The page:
A walk through Mehrauli’s dense jumble of forgotten graves with William Dalrymple | delhi news | Hindustan Times
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A walk through Mehrauli’s dense jumble of forgotten graves with William Dalrymple

Parts of the archaeological complex’s grounds were taken over by local cricketers. They looked curiously at the walkers as if wondering why a huge crowd is walking about the abandoned monuments for no apparent reason.

delhi Updated: Nov 05, 2017 22:13 IST
Mayank Austen Soofi
More than 50 experts from different fields have been pooled in for the ongoing Delhi Walk Festival.
More than 50 experts from different fields have been pooled in for the ongoing Delhi Walk Festival. (Mayank Austen Soofi/HT Photo)

More than 50 experts from different fields have been pooled in for the ongoing Delhi Walk Festival. Only three of them are foreigners — and he is one of them. While no walk can have more than 30 participants, the only exception is for him — “His group limit is 40 because he is he,” explained an organiser.

The ‘he’ was William Dalrymple, who conducted a long dusty walk on Sunday morning through Mehrauli’s dense jumble of forgotten graves, gateways and domes in south Delhi.

With the humble hawai chappals as his walking gear, Dalrymple took the visitors to Baagh-e-Naazir in Mehrauli Archaeological Complex and nudged them to gaze upon a ruined gateway as if it were a profound object of beauty. The derelict building, however, began to look appealing after he pointed out barely noticed details such as a Persian poem inscribed on the top of the gateway.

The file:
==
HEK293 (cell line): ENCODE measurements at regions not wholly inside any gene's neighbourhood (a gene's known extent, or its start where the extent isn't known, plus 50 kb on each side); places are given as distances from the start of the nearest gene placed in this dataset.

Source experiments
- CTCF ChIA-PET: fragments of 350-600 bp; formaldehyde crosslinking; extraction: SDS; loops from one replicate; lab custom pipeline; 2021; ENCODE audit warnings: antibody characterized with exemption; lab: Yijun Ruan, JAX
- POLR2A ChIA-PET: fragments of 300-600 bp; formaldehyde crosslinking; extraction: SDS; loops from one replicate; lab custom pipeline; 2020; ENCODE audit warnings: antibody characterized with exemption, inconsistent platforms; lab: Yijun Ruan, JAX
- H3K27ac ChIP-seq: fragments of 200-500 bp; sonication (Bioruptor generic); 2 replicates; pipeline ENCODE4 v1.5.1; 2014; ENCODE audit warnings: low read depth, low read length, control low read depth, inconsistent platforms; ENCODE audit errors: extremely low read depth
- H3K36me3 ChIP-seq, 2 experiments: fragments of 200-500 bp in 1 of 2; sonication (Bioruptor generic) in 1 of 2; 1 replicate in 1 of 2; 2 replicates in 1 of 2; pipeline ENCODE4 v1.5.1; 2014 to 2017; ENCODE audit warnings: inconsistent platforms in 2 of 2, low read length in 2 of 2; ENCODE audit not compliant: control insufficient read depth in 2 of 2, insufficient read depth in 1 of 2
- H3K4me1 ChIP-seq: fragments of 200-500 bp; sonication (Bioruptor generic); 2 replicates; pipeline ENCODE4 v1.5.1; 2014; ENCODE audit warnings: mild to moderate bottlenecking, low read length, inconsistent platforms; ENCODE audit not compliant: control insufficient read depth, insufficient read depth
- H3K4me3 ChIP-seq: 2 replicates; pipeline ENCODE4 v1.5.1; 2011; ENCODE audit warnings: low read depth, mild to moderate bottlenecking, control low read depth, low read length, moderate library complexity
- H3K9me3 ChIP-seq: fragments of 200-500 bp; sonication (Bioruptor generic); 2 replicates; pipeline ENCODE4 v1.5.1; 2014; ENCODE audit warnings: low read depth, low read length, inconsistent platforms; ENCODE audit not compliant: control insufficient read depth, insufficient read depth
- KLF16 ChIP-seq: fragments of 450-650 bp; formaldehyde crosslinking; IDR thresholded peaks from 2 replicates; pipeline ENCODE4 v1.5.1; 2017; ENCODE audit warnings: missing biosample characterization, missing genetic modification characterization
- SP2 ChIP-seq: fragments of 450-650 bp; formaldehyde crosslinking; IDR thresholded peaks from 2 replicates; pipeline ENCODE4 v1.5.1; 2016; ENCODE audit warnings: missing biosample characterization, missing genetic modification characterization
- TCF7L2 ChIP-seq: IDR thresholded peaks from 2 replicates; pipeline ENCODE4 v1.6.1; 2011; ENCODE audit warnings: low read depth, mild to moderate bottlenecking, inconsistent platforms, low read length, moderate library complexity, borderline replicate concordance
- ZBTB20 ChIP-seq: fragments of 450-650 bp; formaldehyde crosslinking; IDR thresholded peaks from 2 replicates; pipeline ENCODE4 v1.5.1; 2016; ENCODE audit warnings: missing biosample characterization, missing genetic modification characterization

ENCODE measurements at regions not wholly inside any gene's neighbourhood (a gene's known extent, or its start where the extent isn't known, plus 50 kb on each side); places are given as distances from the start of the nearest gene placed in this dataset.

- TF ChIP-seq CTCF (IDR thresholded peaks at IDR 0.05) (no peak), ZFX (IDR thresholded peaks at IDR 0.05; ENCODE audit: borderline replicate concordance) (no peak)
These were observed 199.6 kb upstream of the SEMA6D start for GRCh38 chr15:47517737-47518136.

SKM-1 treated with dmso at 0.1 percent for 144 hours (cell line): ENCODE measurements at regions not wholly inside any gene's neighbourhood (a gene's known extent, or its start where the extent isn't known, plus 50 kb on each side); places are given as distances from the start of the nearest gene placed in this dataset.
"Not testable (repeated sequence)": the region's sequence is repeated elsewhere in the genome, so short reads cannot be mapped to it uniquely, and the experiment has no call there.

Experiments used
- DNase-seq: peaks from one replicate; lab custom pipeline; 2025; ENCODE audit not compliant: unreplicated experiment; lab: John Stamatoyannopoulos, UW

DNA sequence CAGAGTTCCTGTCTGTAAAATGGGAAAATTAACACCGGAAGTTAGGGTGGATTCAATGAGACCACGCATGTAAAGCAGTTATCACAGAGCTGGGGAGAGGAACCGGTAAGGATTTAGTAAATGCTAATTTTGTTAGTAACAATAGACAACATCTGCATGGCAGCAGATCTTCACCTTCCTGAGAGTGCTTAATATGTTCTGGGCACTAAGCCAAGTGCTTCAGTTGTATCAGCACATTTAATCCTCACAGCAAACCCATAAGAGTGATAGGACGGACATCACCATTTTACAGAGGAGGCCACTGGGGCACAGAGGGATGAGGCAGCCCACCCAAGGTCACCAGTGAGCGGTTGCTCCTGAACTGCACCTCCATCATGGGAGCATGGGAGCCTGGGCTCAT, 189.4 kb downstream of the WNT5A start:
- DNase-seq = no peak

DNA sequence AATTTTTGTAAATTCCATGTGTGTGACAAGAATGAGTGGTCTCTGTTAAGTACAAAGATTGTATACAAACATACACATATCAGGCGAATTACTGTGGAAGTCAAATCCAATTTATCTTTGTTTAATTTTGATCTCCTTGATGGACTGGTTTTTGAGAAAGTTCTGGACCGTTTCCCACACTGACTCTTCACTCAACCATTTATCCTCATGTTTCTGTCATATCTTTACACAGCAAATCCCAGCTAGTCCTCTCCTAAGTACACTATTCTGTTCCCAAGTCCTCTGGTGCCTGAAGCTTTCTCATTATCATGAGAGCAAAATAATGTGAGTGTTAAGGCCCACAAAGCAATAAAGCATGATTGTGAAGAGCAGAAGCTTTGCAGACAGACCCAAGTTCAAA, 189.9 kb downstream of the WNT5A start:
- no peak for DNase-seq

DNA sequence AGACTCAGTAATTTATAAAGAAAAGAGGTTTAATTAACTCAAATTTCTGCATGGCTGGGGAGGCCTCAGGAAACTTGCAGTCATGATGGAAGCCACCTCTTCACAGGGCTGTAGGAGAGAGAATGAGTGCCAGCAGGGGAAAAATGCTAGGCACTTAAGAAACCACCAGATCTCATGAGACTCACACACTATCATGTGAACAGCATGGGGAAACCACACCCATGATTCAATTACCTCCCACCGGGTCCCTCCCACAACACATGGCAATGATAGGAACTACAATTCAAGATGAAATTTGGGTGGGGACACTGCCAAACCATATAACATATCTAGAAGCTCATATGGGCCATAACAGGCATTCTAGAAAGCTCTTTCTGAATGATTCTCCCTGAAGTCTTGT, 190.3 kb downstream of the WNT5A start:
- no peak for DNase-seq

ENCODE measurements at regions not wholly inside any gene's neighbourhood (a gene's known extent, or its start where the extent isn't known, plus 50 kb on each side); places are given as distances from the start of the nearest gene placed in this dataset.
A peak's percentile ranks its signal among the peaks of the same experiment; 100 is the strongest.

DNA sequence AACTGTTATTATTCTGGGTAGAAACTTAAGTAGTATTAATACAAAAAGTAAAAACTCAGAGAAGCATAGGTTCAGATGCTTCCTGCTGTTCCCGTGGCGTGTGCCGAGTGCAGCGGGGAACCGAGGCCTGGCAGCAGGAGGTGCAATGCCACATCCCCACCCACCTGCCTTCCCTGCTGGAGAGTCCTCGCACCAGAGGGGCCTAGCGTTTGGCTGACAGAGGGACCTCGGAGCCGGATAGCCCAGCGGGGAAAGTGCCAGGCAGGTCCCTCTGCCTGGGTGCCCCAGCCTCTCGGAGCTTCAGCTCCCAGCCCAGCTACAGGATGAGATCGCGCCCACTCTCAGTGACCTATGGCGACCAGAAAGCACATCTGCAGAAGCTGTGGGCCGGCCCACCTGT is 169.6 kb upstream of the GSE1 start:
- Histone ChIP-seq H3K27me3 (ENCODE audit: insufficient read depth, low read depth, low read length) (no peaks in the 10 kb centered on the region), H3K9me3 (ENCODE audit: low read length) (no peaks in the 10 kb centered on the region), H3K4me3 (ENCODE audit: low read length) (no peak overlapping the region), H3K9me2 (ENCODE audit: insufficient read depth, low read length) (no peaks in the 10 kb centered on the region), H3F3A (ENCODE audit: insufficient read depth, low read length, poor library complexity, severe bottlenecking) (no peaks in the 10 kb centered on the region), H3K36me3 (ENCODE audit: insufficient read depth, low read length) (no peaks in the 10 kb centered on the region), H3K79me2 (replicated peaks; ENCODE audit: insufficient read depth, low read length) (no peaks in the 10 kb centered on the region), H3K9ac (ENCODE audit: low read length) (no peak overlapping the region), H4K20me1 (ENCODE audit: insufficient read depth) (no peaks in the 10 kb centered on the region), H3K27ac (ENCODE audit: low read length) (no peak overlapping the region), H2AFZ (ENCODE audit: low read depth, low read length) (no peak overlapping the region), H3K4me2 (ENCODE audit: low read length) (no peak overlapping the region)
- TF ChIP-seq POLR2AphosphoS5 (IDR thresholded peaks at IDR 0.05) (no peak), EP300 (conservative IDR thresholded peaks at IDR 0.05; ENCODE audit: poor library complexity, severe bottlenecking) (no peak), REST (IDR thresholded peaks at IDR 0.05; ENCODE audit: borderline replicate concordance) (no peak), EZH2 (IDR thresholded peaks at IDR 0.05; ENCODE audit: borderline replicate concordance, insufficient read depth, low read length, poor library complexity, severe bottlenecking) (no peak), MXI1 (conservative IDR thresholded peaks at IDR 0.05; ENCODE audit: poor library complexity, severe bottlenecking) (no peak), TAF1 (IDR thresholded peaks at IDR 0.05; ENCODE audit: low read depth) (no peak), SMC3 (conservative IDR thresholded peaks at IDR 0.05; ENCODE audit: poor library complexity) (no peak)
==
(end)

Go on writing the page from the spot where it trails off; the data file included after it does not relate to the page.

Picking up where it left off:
“It was built by Emperor Muhammad Shah Rangeela”, gushed the walking guide. “He’s the guy I would have loved to have dinner with... he revived the imperial atelier... music… paintings… stability…”

Parts of the archaeological complex’s grounds were taken over by local cricketers. They looked curiously at the walkers as if wondering why a huge crowd is walking about the abandoned monuments for no apparent reason.

In another monument, just a few steps away, Dalrymple walked up a steep staircase to show panoramic views of the region.

“I’m pretty angry at our archaeologists,” says Shreya Bakshi, a businesswoman from Kalkaji. This was the first time Bakshi was seriously navigating through her city’s monuments and “we aren’t taking care of our heritage despite the fact we are such heavy taxpayers.”

While crossing a grassy slope on way to Jamali Kamali monument, a fruit vendor appeared chanting “shakarkandi shakarkandi’. Perhaps, sensing the profile of the walking group, he immediately changed to “Sweet potato, sweet potato.”

Later, settling down on the stairs of the Rajon ki Baoli, Dalrymple announced a discovery he had made earlier in the morning. It concerned Daulat Khan, the stepwell’s Lodhi-era builder. It was Khan, revealed Dalrymple, who shaped a great moment in history by going to Kabul and inviting Babur to India — “with a gift of green mangoes pickled in honey.”

The group was charmed enough to good-heartedly amble through the Sufi shrine of Khwaja Qutubuddin Bakhtiyar Kaki.

The final destination was Zafar Mahal, “the last great monument of the Mughals”. Here, in front of the empty grave where the last Mughal emperor Bahadur Shah Zafar wanted to be buried, Dalrymple ended the walk by feelingly reading out a sentimental poem by Zafar.

“On special demand”, Dalrymple will again lead the same walk Tuesday morning.